§ For public bodies and social landlords to use the levers available through public-sector procurement and the planning system to require realistic and effective training and employment commitments from employers. This will require committed support from government, social landlords and local authorities.
§ For the sector to improve an understanding in schools of the exciting and varied opportunities for those who want a career in construction and make it easier for young people to find an appropriate route into the industry, whether through apprenticeships or degree-level qualifications, through the creation of a new careers portal.
The inquiry was supported by the Chartered Institute of Building (CIOB) and the CITB. Its members were the Rt Hon Nick Raynsford, MP (Labour) and Lord Richard Best (Independent). Parliamentarians also comprised of Peter Aldous (Conservative), Annette Brooke (Liberal Democrat) and Baroness Angela Smith (Labour). It was supported by the Construction Youth Trust, Youth Build Trust, Youth Build UK, and The Prince’s Trust. Evidence was obtained from a wide range of those in the industry and from local government, the social housing sector and educational establishments.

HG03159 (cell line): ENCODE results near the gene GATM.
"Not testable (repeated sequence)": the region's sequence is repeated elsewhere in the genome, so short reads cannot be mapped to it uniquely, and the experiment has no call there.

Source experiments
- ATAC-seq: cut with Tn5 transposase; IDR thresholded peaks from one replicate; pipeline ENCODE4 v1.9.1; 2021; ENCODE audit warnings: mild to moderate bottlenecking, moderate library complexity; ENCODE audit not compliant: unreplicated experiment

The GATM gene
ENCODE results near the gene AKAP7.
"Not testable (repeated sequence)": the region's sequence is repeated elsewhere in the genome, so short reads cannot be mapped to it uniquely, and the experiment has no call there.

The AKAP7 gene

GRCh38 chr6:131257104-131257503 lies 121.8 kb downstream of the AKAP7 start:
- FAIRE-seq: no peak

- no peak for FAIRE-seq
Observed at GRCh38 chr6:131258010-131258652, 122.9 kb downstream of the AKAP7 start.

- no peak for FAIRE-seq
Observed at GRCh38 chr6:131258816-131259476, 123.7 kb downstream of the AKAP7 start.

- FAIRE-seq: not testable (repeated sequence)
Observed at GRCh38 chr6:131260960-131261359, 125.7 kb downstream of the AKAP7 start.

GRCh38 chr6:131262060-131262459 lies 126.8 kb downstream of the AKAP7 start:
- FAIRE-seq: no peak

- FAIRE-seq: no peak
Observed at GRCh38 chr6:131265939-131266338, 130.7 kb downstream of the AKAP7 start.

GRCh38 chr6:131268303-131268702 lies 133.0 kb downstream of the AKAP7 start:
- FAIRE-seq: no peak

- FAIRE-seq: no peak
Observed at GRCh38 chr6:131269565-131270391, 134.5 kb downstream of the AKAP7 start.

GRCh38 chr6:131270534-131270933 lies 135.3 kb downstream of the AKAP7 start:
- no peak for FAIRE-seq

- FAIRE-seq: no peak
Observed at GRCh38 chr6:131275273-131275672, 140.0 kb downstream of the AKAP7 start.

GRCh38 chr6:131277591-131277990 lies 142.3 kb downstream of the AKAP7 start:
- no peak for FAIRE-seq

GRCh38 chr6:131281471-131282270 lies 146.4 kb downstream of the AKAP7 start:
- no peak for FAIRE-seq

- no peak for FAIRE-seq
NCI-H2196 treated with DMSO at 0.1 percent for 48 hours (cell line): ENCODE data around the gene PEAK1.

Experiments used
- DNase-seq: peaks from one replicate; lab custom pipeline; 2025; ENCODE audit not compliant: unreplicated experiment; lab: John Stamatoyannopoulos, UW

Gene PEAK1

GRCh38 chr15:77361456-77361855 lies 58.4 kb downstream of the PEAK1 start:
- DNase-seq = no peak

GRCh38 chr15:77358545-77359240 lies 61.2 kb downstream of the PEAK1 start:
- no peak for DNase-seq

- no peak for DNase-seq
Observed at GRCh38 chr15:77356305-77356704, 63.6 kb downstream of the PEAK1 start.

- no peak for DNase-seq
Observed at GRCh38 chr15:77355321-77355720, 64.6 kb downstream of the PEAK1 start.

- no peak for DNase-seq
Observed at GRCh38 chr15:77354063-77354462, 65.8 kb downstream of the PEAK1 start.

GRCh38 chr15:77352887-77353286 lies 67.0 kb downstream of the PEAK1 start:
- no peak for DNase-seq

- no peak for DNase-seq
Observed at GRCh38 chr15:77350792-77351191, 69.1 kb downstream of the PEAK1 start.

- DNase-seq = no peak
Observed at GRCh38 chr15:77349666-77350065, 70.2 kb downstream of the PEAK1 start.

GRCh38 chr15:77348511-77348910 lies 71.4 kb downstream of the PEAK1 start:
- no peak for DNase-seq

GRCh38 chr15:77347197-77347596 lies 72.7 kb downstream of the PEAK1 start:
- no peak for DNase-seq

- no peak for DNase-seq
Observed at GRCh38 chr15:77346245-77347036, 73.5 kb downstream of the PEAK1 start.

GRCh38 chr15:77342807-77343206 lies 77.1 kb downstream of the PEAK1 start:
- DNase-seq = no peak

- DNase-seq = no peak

Michael Brown, Deputy Chief Executive at the CIOB said: “During the course of the inquiry we saw excellent examples of not for profit and commercial organisations preparing young people for work and proving them with construction skills. The issue we have is one of scale. We need creative leadership to take current best practice and make it available across the industry.”
The report was launched in the Houses of Parliament on 26 February 2014. A full copy of the report can be accessed at - www.ciob.org/youth-unemployment-inquiry.
For press enquiries contact the secretary of the inquiry and author of the report Denise Chevin on email@example.com or +44 (0)7979 245 800.
Lord Richard Best can be contacted through his Private Office on +44 (0)1784 446 046.
Nick Raynsford MP can be contacted through his Parliamentary Office on +44 (0)20 7219 5895.
All other enquiries should be directed to the CIOB. Information is available by contacting Saul Townsend on firstname.lastname@example.org or +44 (0)1344 630 766.
NOTES TO EDITORS
Across the wider built environment the number of apprenticeship starts in 2012/13 for construction, planning and the built environment, in England were under 14,000, a fall of 33% in three years. Specifically looking at construction, in 2012/13 there were 13,610 apprenticeship starts in England, 50% down on the number for the peak of 2006/07 (adding in Scotland and Wales boosts the figures by about 4,000). Again, the numbers completing their apprenticeships continue to decline, with construction completions in England falling to just 7,280 in 2012/13 - half the number for 2008/09 when numbers peaked.
The Construction Leadership Council (CLC) is a 30-strong body chaired jointly by business secretary Vince Cable and Chairman of HS2 Sir David Higgins to drive the implementation of the construction sector’s industrial strategy.More Articles by Chartered Institute of Building (CIOB) ...